Kremlin condemns nerve agent attack sanctions as ‘draconian’

Russian President Vladimir Putin (R), presidential spokesman Dmitry Peskov (C) and Prime Minister Dmitry Medvedev (L) speak before a meeting with the German Chancellor in Sochi. Picture: Mikhail Klimentyev/AFP/Getty
Russian President Vladimir Putin (R), presidential spokesman Dmitry Peskov (C) and Prime Minister Dmitry Medvedev (L) speak before a meeting with the German Chancellor in Sochi. Picture: Mikhail Klimentyev/AFP/Getty
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Russia has angrily denounced the imposition of “draconian” new US sanctions after the administration concluded that Moscow was responsible for the Salisbury nerve agent attack.

The embassy in Washington accused the Americans of running a “sanctions assembly line” following the surprise announcement by the State Department on Wednesday.

The Kremlin said the US action was “absolutely unlawful” but played down the prospect of immediate tit-for-tat measures.

The move came despite controversial efforts by President Donald Trump to reach out to his Russian counterpart, Vladimir Putin, at last month’s summit in Helsinki.

Unusually, there was no immediate comment by the US president, who has been heavily critical of the investigation into Russian interference in the 2016 presidential election.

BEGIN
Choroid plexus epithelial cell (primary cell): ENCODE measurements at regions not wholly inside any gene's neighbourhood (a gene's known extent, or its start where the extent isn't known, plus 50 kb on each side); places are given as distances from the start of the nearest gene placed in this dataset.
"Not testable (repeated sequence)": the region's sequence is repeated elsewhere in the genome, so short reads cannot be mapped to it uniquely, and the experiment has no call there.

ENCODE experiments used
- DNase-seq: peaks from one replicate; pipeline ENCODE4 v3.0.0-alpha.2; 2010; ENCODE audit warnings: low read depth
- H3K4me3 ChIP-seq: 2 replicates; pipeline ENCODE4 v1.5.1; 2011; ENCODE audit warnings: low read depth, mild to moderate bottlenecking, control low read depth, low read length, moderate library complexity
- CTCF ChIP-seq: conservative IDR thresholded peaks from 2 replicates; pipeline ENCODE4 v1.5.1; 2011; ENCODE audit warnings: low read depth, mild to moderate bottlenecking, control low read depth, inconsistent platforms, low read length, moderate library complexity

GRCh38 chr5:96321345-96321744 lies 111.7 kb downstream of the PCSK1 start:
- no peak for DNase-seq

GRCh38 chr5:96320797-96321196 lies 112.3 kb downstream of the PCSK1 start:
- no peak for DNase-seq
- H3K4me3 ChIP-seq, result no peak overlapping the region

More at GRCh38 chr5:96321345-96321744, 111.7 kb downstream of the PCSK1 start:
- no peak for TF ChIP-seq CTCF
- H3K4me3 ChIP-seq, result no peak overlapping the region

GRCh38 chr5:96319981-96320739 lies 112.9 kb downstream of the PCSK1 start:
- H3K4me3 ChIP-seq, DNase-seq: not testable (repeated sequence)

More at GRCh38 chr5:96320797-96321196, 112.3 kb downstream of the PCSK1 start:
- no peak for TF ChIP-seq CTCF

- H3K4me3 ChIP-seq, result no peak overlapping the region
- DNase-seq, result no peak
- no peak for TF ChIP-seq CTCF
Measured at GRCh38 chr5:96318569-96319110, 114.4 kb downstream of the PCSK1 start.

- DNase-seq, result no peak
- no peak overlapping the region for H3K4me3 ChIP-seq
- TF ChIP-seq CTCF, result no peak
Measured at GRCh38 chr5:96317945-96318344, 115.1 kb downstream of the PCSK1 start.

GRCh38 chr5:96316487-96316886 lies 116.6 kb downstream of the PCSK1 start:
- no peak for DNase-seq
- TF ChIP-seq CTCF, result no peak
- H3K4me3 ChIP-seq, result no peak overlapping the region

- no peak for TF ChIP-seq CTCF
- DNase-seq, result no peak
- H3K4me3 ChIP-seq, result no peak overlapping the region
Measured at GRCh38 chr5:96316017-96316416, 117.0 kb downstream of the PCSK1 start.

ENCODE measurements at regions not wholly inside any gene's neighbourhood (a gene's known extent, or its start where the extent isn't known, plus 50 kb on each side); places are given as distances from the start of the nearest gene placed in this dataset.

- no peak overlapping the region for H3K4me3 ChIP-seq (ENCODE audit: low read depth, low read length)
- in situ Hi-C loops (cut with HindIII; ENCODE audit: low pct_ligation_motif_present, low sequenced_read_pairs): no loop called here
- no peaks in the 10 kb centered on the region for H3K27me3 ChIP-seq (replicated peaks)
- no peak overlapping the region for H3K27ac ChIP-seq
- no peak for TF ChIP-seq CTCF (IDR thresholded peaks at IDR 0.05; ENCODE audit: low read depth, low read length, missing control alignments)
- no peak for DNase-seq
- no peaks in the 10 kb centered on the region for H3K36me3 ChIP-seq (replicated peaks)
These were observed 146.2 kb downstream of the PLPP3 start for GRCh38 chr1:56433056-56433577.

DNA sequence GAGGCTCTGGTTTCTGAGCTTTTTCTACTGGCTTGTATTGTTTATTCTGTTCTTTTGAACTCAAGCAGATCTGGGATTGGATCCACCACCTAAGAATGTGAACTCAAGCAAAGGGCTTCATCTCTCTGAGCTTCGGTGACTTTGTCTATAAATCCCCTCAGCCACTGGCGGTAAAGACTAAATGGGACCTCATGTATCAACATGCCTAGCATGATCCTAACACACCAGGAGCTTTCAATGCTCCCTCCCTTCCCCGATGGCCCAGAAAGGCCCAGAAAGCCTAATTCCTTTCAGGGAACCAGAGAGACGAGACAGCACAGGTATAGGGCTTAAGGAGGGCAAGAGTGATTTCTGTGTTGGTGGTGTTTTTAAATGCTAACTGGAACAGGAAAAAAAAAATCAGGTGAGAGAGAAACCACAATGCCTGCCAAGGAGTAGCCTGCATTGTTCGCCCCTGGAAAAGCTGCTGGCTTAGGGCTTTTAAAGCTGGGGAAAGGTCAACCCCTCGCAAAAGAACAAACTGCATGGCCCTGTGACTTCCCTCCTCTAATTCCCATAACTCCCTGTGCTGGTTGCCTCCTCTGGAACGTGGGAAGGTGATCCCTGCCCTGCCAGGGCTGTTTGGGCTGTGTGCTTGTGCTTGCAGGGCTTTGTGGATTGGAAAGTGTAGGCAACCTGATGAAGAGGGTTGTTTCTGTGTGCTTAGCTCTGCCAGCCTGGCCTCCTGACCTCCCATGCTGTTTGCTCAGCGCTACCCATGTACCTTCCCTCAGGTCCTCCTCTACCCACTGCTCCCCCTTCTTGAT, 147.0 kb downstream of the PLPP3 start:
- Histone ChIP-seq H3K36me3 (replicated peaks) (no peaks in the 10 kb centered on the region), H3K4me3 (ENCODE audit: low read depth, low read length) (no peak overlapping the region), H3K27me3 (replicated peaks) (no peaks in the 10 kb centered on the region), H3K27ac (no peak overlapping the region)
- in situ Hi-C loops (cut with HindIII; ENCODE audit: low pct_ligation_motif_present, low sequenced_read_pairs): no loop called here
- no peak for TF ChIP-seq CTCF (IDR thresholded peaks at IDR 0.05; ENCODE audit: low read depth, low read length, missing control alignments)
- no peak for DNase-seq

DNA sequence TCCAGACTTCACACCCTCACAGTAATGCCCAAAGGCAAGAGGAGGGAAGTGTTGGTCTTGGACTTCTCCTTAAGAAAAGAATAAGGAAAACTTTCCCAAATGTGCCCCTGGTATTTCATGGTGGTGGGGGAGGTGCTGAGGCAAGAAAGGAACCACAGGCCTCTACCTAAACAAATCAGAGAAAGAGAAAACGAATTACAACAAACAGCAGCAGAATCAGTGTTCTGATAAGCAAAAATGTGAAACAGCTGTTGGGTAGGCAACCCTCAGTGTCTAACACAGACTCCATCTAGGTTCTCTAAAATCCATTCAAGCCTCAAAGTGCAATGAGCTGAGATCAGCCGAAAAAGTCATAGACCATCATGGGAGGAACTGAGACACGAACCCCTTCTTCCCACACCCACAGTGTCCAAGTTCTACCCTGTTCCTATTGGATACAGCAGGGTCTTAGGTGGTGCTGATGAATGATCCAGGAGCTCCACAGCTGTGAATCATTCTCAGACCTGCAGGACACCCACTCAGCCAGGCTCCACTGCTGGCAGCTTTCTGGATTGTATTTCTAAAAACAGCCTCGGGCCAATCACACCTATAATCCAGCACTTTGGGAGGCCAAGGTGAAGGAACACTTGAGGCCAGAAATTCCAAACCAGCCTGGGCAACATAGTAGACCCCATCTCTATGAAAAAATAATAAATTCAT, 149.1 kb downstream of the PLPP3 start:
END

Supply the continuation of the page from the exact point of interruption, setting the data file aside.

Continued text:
Under US legislation, the administration is obliged to act once there has been a determination that chemical or biological weapons have been used.

State Department officials said the sanctions – which are due to come into force around 22 August – were expected to include an export ban on sensitive national security technology and goods.

They could be followed by a second more punitive round of measures if the administration is unable to certify that Russia is no longer using chemical weapons or provide “reliable assurances” that it will not do so in future.

According to US reports, they could include downgrading diplomatic relations, suspending flights to the US by state airline Aeroflot and cutting off many exports and imports.

In its statement, the Russian Embassy in Washington accused the US of failing to provide any justification for the action. “We grew accustomed to not hearing any facts or evidence. The American side refused to answer our follow-up questions, claiming that the information is classified. However, we were told that the US has enough intel to conclude that Russia is to blame,” it said.

It added: “We confirmed that we continue to strongly stand for an open and transparent investigation of the crime committed in Salisbury and for bringing the culprits to justice. We suggested publishing our correspondence on this issue. No answer has followed so far.”

In Moscow, Mr Putin’s spokesman, Dmitry Peskov, said they were still waiting for official notification from the US authorities.

“We heard the official statements about the so-called new sanctions and we heard some high-profile source saying that some restrictions could be introduced against Russia,” he told reporters